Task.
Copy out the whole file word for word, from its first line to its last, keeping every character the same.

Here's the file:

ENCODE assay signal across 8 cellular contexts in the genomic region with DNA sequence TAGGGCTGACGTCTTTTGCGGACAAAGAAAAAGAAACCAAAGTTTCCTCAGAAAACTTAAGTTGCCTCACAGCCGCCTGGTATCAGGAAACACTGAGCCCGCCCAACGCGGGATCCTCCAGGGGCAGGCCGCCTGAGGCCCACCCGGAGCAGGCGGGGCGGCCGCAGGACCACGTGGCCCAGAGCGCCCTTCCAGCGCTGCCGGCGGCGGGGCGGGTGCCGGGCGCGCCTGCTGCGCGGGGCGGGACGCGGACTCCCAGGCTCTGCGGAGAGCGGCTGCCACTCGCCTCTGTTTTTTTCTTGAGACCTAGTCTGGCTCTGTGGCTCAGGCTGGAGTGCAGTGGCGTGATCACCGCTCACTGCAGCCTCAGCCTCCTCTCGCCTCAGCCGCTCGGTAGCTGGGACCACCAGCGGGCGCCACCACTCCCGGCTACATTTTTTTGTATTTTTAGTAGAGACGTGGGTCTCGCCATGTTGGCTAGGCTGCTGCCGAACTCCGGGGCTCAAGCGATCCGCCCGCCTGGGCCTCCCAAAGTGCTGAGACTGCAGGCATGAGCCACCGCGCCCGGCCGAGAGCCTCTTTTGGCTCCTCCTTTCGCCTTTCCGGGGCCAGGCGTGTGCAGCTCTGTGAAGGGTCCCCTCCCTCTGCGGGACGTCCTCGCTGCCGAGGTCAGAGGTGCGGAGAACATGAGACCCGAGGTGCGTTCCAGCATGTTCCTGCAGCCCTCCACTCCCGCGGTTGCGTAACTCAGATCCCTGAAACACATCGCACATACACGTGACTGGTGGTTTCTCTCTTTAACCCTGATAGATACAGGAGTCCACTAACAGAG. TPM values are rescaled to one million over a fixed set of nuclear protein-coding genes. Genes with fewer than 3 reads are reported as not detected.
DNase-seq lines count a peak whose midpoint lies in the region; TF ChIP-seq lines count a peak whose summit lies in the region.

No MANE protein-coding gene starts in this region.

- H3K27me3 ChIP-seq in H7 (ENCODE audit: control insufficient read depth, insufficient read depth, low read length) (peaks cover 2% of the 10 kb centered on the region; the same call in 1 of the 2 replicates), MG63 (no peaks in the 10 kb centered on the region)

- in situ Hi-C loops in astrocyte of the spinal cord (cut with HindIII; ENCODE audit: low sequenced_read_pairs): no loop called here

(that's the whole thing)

ENCODE assay signal across 8 cellular contexts in the genomic region with DNA sequence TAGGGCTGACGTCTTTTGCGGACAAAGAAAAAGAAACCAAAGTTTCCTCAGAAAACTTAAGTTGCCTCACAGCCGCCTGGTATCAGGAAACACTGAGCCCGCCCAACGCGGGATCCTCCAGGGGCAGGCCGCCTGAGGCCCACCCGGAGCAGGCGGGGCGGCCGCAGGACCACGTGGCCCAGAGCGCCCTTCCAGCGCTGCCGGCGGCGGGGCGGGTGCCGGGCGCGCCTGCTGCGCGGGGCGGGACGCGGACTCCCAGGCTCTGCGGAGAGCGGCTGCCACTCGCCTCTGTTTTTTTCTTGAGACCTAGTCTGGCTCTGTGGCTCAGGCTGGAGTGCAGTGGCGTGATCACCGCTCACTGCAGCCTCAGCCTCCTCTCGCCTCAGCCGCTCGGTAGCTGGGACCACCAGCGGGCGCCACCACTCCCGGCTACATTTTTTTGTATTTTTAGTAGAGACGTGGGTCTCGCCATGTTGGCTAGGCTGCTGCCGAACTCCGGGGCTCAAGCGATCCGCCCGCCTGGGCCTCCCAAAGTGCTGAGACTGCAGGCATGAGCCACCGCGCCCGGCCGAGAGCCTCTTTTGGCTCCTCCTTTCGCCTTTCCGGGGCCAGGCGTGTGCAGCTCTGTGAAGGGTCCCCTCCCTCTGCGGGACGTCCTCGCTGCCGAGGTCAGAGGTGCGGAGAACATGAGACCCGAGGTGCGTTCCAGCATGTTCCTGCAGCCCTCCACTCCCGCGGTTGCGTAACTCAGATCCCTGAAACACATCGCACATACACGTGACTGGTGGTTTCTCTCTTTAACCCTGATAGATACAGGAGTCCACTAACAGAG. TPM values are rescaled to one million over a fixed set of nuclear protein-coding genes. Genes with fewer than 3 reads are reported as not detected.
DNase-seq lines count a peak whose midpoint lies in the region; TF ChIP-seq lines count a peak whose summit lies in the region.

No MANE protein-coding gene starts in this region.

- H3K27me3 ChIP-seq in H7 (ENCODE audit: control insufficient read depth, insufficient read depth, low read length) (peaks cover 2% of the 10 kb centered on the region; the same call in 1 of the 2 replicates), MG63 (no peaks in the 10 kb centered on the region)

- in situ Hi-C loops in astrocyte of the spinal cord (cut with HindIII; ENCODE audit: low sequenced_read_pairs): no loop called here